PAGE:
Let ωF 2 be the eigenvalues of the operator QN(ABA), equivalently, QN(ABA)PN. The eigenvalue equation is equivalent to the matrix equation:
Since ξ(Gλ)≦1, the matrix on the left side of (5) is bounded from above by the matrix on the left side of (3), which implies that ωF≦ωR. Since ωR provide upper bounds to the exact eigenvalues, ωF are expected to be more accurate, at finite orders.
In addition to improving the point-wise convergence, the Fejér sums preserve the convergence with respect to the norm, i.e.,
The present extension makes a minimal use of the Fejér summation theorem, to eliminate the effects of the Gibbs phenomenon, without altering the value of the norm more than necessary. In addition, this approach produces converging approximations to the eigenvalues bounded from above by the Rayleigh-Ritz values, improving their accuracy, and thus, the rate of convergence, and the efficiency of the algorithm.
The method was applied to a standard test case, of a square lattice of cylindrical dielectric columns, with ε=8.9, embedded in air with ε=1. The lattice was assumed to be homogeneous in the z-direction, and periodic along x and y-axes, with lattice constant equal to a, and radius of the dielectric r=0.2a. In this structure, the two polarization modes decouple into trans-electric (TE) and the trans-magnetic (TM), enabling one to obtain the solutions separately.
For the TE mode, only the z-component of the magnetic field is non-zero. The matrix with elements Θ(Gλ)(Gλ)′ k, in this case reduces to CTE with elements
For the TM case, the x and y-components of the magnetic field are non-zero. This increases the rank of the matrix in (5) by a factor of two. However, an equation may be obtained for the only non-zero, z-component, of the electric field, which in the present case reduces to
With the plane wave basis, ωR 2 can be shown to be the eigenvalues of the symmetric matrix with elements
As above, ωF 2 are the eigenvalues of the matrix with elements ζmnCmn TM.
Calculations were carried out for the three lowest frequencies, for both, the TE and the TM mode. In all the cases considered, the convergence of the approximations obtained by the extended Fejér summation method was found to be considerably faster than the standard use of the plane waves based on the Fourier summation, resulting in significant savings in memory requirements and computing time.
For comparison with the literature values [see, for example, J. D. Joannopoulos, R. D. Meade and J. N. Winn, Photonic Crystals (Princeton University Press, Princeton, N.J., 1995, pp. 56-57), which is incorporated herein by reference],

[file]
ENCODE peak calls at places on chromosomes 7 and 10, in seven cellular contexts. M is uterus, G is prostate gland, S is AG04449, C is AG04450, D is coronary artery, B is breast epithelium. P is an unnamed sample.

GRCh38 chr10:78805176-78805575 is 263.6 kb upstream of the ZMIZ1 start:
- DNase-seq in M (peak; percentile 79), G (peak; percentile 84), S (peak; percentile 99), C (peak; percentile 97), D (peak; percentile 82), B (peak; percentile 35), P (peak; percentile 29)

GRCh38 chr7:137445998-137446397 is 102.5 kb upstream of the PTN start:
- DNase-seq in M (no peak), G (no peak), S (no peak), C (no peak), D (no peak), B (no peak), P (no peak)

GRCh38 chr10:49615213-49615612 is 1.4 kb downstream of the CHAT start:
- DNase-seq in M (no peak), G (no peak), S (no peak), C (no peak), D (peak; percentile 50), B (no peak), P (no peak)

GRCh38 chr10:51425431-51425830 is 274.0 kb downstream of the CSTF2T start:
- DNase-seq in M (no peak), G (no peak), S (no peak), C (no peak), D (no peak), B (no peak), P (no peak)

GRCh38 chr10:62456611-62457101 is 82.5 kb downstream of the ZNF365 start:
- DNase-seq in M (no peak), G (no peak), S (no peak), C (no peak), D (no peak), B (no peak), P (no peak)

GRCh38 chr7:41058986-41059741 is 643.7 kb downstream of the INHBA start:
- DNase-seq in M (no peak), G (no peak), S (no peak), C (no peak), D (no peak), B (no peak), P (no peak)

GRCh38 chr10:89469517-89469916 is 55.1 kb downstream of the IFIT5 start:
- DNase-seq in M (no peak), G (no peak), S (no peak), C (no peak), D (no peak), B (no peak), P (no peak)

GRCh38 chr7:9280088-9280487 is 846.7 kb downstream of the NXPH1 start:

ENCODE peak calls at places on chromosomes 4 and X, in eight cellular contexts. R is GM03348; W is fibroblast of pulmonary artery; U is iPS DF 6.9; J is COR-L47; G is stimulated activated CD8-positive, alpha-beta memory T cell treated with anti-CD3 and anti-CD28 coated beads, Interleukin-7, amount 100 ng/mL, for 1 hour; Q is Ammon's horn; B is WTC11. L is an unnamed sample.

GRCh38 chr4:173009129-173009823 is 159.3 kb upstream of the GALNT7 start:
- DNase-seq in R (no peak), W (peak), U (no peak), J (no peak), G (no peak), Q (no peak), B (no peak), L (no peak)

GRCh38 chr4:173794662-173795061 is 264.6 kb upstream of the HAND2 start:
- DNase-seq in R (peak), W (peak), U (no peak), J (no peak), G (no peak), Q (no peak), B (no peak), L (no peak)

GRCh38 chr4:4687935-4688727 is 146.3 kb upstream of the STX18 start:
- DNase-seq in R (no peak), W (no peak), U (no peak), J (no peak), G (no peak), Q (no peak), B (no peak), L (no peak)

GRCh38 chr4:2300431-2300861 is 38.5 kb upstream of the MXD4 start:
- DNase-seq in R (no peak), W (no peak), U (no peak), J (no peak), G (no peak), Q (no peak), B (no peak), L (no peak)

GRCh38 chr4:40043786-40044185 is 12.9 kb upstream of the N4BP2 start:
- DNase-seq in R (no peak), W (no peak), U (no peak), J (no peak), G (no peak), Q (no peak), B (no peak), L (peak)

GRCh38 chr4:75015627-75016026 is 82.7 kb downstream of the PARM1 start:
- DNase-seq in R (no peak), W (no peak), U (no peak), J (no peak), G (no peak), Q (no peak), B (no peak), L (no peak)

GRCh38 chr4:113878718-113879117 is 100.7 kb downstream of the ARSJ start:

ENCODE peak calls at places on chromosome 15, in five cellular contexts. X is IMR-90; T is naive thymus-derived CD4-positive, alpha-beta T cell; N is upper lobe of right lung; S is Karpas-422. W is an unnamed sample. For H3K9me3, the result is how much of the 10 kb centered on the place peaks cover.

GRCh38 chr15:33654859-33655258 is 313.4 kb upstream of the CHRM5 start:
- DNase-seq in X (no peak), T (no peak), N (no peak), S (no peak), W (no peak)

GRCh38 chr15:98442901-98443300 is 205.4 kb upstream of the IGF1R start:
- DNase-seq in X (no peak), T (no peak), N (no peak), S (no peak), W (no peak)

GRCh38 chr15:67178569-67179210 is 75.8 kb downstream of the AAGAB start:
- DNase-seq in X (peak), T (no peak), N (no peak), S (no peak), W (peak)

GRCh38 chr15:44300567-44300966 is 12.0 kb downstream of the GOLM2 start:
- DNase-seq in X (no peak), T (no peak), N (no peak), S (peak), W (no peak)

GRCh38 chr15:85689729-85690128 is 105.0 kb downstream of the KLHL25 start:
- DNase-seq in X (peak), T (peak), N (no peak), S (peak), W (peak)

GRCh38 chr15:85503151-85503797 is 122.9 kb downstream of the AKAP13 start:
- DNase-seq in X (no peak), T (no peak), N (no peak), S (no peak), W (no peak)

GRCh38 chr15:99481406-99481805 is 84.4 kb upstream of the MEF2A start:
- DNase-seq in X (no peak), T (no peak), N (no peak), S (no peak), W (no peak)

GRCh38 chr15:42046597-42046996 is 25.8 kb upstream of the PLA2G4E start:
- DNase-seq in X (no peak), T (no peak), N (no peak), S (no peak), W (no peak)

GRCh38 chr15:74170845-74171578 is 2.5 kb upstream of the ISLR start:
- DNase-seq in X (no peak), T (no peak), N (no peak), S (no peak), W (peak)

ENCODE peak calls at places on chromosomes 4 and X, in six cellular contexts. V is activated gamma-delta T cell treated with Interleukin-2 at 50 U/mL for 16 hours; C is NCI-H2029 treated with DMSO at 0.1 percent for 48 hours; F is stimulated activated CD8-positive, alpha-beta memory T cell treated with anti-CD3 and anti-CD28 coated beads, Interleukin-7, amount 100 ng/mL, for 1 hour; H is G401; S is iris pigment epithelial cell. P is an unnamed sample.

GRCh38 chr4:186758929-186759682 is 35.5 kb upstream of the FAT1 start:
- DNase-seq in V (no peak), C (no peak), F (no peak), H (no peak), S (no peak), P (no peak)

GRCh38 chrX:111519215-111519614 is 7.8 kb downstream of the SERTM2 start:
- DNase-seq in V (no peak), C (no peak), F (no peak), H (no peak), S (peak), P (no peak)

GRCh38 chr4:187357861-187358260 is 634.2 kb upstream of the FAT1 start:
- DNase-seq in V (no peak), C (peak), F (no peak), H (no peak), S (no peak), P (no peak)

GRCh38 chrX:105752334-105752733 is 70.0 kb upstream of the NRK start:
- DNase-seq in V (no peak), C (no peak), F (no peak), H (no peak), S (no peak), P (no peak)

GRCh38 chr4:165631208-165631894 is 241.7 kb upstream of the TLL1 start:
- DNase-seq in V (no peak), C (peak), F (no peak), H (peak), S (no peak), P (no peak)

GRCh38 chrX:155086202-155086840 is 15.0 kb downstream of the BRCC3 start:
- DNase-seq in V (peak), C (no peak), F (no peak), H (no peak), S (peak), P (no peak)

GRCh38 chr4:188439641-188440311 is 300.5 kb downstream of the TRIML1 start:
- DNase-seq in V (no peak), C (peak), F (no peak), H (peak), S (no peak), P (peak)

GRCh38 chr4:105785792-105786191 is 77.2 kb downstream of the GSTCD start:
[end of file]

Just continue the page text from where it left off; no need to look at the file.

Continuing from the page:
The convergence behavior of the two methods, the Fourier and the extended Fejér summation, for all the cases considered, was found to be between the two widest ranging cases, shown in
The foregoing computer based design methodology may be used to design photonic bandgap reflectors, waveguides and splitters, embodiments of which will be described in greater detail below.
Photonic Bandgap Reflector
A photonic bandgap reflector based on a one-dimensional PBG crystal was designed using an adaptation of the foregoing computer-based design methodology. The design methodology allows for a great deal of freedom in selecting the material. The basic requirement is that the dielectric constant differs significantly from air. Technical considerations are mainly that the material should be able to withstand the heat generated and it should be economical and conveniently machinable. Further, it is desirable for a device of this type to have a small amount of material so that the absorption of the radiation at other frequencies is minimal. Since PBG crystals are constituted with a small amount of material, they are pre-eminently suitable for developing such reflector devices.
The design methodology for the one dimensional case was adapted by considering a periodic structure of slabs of dielectric material. The periodic structure may be described, in units of the lattice constant, a, by
In this case, the solution H(r) can be expressed as
Substitution for H(r) in Eq. (1) yields
Since u(z) is periodic with unit period, it can be expressed as
For numerical computations, the summation is truncated at some finite value N.
Let α be the vector with elements αn and let M be the matrix with elements
Approximate solutions of Eq. (8) can be obtained by solving the matrix eigenvalue equation,
This is the standard Rayleigh-Ritz method with plane wave basis set. While convenient, use of the plane wave basis encounters slow convergence problem owing to the Gibbs phenomenon as indicated above. Convergence can be substantially improved by modifying the matrix M to a symmetric matrix M′ with elements
Parameters can be calculated for an arbitrary wavelength from the normalized frequency. The lattice constant a is given by
Now, the thickness τε of the dielectric slabs and the separation τair between them are given by
The foregoing adaptation of the computer based design methodology for one-dimensional photonic reflectors was used to design reflector-suppressors for installation in the waveguide of a waveguide-fed microwave oven. A number of potential designs were evaluated for their efficacy in suppressing frequencies in the microwave range and particularly frequencies of about 12 GHz to correspond with the fifth harmonic frequency emitted by microwave oven magnetrons. The results of these evaluations for a variety of materials (having varying dielectric constants ε) and physical geometries are provided in Table 1.